UW-Platteville is ideally situated for freshwater research and training, and the Freshwater University will coalesce the strength, diversity, and collective resources of the University of Wisconsin System. Dr Busch and Dr Cartmill have been generating real-world, hands-on datasets through the Agro-Ecosystem Research Program that will form the basis of the existing and new courses to be included in the Freshwater University syllabus.
The farms used to evaluate alternative agricultural practices also serve as an engagement tool. A key component of the Agro-Ecosystem Research Program is effective and productive outreach activities. The three pillars of sustainability – environmental, economic, and social – rely on largescale uptake of alternative agricultural practices by farmers. Thus, increasing the reach of the program could positively influence perception and subsequent uptake of these methods.
Results obtained from the demonstration plots are included at field days, meetings, and newsletters. For example, in a recent field day in Jo Daviess County, Illinois – hosted virtually due to COVID-19 – researchers, crop advisors, and students covered topics including the value of cover crops, results and plot details from nitrogen research, and soil health and water quality results from the demonstration plot.
By incorporating education and outreach activities alongside the research, the Agro-Ecosystem Research Program has the potential to affect real change by starting a global agricultural revolution – one farm at a time.
Meet the researchers
Dr Dennis L. Busch
University of Wisconsin-Platteville Pioneer Farm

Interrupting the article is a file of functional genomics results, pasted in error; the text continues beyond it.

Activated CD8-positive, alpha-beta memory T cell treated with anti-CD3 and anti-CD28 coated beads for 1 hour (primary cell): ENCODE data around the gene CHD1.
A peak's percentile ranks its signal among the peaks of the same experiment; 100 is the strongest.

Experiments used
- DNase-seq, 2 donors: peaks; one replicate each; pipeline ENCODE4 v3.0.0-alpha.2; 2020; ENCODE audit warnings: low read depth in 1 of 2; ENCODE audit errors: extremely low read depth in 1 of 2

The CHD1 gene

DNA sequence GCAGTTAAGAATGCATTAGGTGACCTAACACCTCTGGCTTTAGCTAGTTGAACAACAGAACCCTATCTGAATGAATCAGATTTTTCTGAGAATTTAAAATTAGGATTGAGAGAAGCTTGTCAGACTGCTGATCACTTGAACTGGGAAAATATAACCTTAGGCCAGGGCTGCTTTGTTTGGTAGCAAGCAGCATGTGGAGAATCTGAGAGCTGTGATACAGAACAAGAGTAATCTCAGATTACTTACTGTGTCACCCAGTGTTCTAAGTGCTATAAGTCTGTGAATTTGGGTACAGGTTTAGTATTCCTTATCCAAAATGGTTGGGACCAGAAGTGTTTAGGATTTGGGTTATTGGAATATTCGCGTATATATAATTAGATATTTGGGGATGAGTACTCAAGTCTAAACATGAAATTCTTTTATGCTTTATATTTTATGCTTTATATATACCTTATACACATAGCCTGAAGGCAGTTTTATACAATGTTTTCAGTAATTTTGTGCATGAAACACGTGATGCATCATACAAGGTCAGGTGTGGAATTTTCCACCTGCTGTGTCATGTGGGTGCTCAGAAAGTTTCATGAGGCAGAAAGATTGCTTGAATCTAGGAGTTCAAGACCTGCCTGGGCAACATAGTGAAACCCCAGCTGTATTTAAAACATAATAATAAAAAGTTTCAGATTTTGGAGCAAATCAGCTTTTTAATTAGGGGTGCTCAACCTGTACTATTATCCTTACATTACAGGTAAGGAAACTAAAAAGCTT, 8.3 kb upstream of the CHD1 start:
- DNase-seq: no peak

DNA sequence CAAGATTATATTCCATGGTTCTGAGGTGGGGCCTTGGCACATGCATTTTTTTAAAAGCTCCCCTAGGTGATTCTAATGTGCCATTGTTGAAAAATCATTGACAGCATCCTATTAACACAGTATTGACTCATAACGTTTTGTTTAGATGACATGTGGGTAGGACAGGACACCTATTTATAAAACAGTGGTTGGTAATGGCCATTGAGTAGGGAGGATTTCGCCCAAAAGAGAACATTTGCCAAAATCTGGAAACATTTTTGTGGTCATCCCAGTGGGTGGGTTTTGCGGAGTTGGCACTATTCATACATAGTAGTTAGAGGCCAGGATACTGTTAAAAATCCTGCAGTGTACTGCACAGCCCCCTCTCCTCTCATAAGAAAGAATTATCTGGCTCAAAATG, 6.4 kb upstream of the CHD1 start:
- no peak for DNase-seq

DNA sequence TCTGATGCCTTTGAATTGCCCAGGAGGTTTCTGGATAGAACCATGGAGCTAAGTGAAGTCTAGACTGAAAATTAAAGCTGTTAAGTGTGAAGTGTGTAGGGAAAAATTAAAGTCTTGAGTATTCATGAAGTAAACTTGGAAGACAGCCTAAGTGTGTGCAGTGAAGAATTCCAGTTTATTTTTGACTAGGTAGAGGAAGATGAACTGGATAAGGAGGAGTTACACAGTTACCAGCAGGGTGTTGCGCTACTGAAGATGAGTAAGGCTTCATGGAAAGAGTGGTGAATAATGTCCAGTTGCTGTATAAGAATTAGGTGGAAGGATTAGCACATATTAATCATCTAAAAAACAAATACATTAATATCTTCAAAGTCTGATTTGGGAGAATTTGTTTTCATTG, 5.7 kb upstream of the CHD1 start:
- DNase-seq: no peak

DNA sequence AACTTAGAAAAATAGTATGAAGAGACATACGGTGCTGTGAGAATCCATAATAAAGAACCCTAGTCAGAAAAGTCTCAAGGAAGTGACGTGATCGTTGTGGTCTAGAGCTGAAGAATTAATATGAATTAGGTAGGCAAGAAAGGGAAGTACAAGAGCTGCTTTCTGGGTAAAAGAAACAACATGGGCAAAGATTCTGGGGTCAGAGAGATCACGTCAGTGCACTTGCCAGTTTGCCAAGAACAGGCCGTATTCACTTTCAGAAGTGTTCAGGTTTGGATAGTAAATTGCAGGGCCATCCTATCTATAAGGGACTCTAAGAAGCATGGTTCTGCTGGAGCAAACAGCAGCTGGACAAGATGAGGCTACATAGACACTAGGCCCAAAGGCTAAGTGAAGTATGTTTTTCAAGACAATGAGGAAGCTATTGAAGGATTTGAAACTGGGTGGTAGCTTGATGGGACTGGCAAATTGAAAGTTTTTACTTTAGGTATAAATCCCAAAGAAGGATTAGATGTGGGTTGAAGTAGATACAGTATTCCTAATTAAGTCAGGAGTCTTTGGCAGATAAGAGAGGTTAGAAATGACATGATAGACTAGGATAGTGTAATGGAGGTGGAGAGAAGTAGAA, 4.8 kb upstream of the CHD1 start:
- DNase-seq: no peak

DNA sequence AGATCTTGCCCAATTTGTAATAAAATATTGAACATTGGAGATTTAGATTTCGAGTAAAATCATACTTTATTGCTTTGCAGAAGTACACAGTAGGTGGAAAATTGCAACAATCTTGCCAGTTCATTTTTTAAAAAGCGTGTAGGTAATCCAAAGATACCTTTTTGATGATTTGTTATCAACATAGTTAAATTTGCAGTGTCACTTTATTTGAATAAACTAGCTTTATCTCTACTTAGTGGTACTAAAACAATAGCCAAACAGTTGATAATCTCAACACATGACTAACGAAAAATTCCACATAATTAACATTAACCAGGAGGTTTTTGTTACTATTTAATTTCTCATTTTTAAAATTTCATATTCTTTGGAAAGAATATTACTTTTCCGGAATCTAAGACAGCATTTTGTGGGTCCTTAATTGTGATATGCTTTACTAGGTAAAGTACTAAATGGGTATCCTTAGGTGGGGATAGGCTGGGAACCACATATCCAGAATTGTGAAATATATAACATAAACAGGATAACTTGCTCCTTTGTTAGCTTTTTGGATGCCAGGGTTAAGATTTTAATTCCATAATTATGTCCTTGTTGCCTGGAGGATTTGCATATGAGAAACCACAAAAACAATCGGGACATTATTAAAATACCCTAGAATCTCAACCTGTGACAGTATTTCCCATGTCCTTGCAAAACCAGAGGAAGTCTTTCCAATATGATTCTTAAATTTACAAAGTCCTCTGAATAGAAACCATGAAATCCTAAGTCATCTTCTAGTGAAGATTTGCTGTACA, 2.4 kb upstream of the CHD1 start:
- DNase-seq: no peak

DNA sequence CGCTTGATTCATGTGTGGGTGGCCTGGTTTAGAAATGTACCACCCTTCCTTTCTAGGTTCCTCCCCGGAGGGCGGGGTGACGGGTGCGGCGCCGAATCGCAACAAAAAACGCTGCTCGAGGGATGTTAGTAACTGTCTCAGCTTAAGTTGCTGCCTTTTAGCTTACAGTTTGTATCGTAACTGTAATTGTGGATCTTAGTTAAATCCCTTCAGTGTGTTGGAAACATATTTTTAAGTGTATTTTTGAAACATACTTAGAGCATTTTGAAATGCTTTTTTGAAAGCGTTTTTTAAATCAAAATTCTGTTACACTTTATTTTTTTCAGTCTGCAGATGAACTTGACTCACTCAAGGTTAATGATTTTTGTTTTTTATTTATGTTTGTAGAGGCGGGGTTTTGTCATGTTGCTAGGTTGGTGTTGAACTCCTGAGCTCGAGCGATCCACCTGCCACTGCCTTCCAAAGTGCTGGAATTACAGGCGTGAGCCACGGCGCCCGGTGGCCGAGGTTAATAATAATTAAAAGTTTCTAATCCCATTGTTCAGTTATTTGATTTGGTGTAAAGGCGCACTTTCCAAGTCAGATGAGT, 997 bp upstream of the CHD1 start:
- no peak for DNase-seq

Dr Dennis L. Busch holds the position of Research Director at UW-Platteville Pioneer Farm, managing research projects related to dairy pasture forage, surface water runoff, and also devoting time to supervising student researchers. A Wisconsin native, he achieved his undergraduate BS in agricultural business and MS degree in agricultural industries from UW-Platteville, and earned his PhD in water resources science from the University of Minnesota-Twin Cities. Dr Busch teaches undergraduate modules in Agricultural Hydrology, Water Quality, and Agroecosystem Research.
Dr Andrew D. Cartmill
School of Agriculture
University of Wisconsin-Platteville
Dr Andrew D. Cartmill earned his PhD in horticulture from Texas A&M University, before continuing his research at Texas A&M and at the University of Wisconsin-Platteville. Within the latter’s Department of Soil and Crop Science, he currently holds the position of Assistant Professor. Dr Cartmill’s research interests focus on sustainable agriculture and ecological topics, including crop and fungal mycorrhiza associations, plant responses to environmental stress, water quality, and plant nutrition. In addition to his research activities, Dr Cartmill teaches across a range of undergraduate modules in UW-Platteville’s School of Agriculture, including Crop Production and Agroecology.
Dr Thomas B Moorman, USDA ARS
Professor Michael Lee, Harper Adams University
Dr Donita L. Cartmill, UW-Platteville
USDA – National Institute of Food and Agriculture (NIFA)
Want to republish our articles?
We encourage all formats of sharing and republishing of our articles. Whether you want to host on your website, publication or blog, we welcome this. Find out more